When choosing a neighborhood it’s important to consider a variety of factors. Amenities, the HOA, lot layout, the community design-build, location, participating builders, access to schools, conveniences, safety, neighbors, and much more come into play. A particular house may be appealing but you need to do your homework regarding the neighborhood.
For example, you may have a great neighborhood that you’ve discovered while driving through a particular community, but it could have a high crime rate, low-value appreciation, an overzealous Homeowner Association, and fees, or it could be located within 2 miles of a local wastewater treatment plant with odors undetected at the time of day you drove through it.
While you may have already secured a Realtor, finding the right neighborhood is ultimately going to be your choice. You are the one who will live there and only you can decide if this is a place that you want to live! There are several things you can do on your end to rule out or choose potential neighborhoods.
The first thing to consider is the community developer. Before looking at builders, spec homes, or homes for sale consider who developed the neighborhood. Study their credentials. See what other neighborhoods they have developed in your area and region. Go on their website and see what they are all about. Check out the Google Reviews of the neighborhood you are considering. It all starts with the developer. Every developer has complaints, but if you see multiple negative reviews about their quality, layout, design, HOA, etc., you may want to broaden your search.
Before you move into a deed-restricted neighborhood with an HOA request a copy of the HOA guidelines so you know upfront what your limitations and guidelines are going to be. This is very important because deed-restricted communities have very specific guidelines and requirements. You have to determine which is right for you and your family.
Check the crime rates and police response for the community you are considering. This can be done through a pretty generic search on Google. If you see a high crime or multiple police response pattern to the specific neighborhood you may want to consider another development. Only you can make that decision.
Research the schools in the area if you have school-aged children. Your realtor cannot comment on this subject but you can determine if the school district is acceptable to your desires.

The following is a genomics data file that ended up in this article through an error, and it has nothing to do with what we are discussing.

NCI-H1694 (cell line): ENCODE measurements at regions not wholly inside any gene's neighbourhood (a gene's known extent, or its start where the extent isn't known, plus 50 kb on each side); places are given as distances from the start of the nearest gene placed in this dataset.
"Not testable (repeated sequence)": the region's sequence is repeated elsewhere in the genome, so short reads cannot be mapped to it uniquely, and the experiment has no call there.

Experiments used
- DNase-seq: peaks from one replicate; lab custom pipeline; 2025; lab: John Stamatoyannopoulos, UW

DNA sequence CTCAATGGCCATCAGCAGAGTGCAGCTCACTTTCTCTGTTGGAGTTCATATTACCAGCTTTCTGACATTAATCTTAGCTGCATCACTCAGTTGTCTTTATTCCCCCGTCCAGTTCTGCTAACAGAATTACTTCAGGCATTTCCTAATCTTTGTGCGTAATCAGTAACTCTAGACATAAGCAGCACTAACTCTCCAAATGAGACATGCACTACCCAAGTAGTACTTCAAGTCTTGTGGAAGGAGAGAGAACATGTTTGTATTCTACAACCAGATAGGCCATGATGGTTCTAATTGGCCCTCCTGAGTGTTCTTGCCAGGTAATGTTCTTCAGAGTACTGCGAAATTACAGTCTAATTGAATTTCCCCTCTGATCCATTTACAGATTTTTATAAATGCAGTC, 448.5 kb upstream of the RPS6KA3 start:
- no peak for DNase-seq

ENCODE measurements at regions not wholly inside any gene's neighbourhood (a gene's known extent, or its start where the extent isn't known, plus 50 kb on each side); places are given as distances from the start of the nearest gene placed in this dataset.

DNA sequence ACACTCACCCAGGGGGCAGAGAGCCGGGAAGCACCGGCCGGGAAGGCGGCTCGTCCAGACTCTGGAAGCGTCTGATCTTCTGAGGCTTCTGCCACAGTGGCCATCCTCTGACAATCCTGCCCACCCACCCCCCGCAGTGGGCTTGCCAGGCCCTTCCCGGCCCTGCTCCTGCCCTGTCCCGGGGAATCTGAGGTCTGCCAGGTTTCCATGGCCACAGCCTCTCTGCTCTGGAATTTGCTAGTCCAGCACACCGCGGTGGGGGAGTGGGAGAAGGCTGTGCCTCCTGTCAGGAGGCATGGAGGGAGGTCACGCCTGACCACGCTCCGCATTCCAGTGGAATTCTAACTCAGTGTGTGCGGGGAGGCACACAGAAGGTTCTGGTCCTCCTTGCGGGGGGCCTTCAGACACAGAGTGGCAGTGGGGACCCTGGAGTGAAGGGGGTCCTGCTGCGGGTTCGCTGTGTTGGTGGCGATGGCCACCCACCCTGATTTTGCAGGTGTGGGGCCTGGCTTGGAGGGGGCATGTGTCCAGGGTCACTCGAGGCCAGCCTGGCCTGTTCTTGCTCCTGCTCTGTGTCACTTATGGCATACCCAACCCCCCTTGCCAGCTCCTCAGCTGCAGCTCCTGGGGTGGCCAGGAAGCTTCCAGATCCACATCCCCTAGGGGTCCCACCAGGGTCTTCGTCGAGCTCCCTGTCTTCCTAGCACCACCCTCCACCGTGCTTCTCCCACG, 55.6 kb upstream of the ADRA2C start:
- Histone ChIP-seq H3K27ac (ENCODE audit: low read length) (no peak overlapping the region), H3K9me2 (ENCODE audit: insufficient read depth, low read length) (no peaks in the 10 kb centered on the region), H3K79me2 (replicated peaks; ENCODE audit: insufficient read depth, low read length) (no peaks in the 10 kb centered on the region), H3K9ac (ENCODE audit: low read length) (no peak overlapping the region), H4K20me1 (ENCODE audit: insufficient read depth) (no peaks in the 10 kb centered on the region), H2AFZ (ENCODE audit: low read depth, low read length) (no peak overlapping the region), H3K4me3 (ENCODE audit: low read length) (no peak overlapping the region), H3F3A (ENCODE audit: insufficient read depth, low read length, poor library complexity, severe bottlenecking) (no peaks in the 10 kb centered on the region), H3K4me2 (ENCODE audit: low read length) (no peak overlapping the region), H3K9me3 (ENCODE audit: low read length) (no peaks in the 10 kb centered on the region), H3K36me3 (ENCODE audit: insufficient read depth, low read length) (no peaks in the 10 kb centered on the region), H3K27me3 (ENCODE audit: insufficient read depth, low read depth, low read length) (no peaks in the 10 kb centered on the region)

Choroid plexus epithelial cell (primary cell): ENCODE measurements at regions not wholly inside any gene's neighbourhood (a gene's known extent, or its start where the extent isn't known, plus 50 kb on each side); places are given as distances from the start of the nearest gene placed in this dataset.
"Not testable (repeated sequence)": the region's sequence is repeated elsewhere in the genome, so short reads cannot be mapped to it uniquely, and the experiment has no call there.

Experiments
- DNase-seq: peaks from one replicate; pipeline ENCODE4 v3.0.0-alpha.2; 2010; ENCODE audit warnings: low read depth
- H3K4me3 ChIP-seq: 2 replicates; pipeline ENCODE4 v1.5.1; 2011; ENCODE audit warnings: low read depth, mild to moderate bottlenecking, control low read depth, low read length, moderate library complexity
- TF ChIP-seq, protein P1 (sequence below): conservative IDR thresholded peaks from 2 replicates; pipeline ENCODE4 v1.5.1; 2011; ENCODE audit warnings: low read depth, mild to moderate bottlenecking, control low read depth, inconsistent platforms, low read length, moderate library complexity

Check out the amenities the neighborhood has to offer. Is there a lot of gathering and commons space? What about the pool? Workout facilities? Dog parks? Neighborhood gatherings for specific holidays and events? Don’t forget to pay attention to nearby land vacancies, or a property listed for sale. You could move into a great neighborhood and the next thing you know the adjacent farm property could be available for retail development directly across from the neighborhood you are considering. Do your homework!
Other things to consider?
Review the garbage pickup schedule and reviews. Google internet service providers and determine if you have multiple choices for Internet and TV access. Ascertain the average costs of heating and cooling, water, and other utilities in the neighborhood. And don’t hesitate to talk to residents in the neighborhood. Tell the neighbors you are considering purchasing an existing home or building in the neighborhood and invite their feedback.
Scan the online neighborhood forums such as NextDoor, Facebook, and other social media applications that contain neighborhood information. Check out the BBB rating of the builders. Talk to the builders and check out their work, warranties, and Google Reviews. Ask the hard questions.
Finding the right neighborhood and vetting specific builders is the lion’s share of purchasing an existing or new home in a specific neighborhood. At the end of the day, the decision is yours to make, and being able to say you did your homework is important.
At TRG Communities we have been designing award-winning imaginative neighborhoods and communities for many years. Our goal is to build communities, not just neighborhoods. Everything we do in our design is intentional with the end goal of resident enjoyment, pleasure, satisfaction, benefits, and increased home value. We provide value in our neighborhoods through intentional design-build, amenities, generous green space, working closely with inspectors, our hand-selected, and fully vetted builders as well as a close working relationship with the HOA. Our creative process takes the long view of how the neighborhood is going to look and feel upon project completion. The goal is to provide residences that will only increase in value as the project progresses through completion. As residents have to relocate we want their home’s value to increase with age.
TRG Communities creates imaginative places for homeowners to enjoy a wide array of amenities and living space. We design communities instead of houses and neighborhoods! Our desire is for the total enjoyment and satisfaction of our residents.
Contact us at http://trgcommunities.com/contact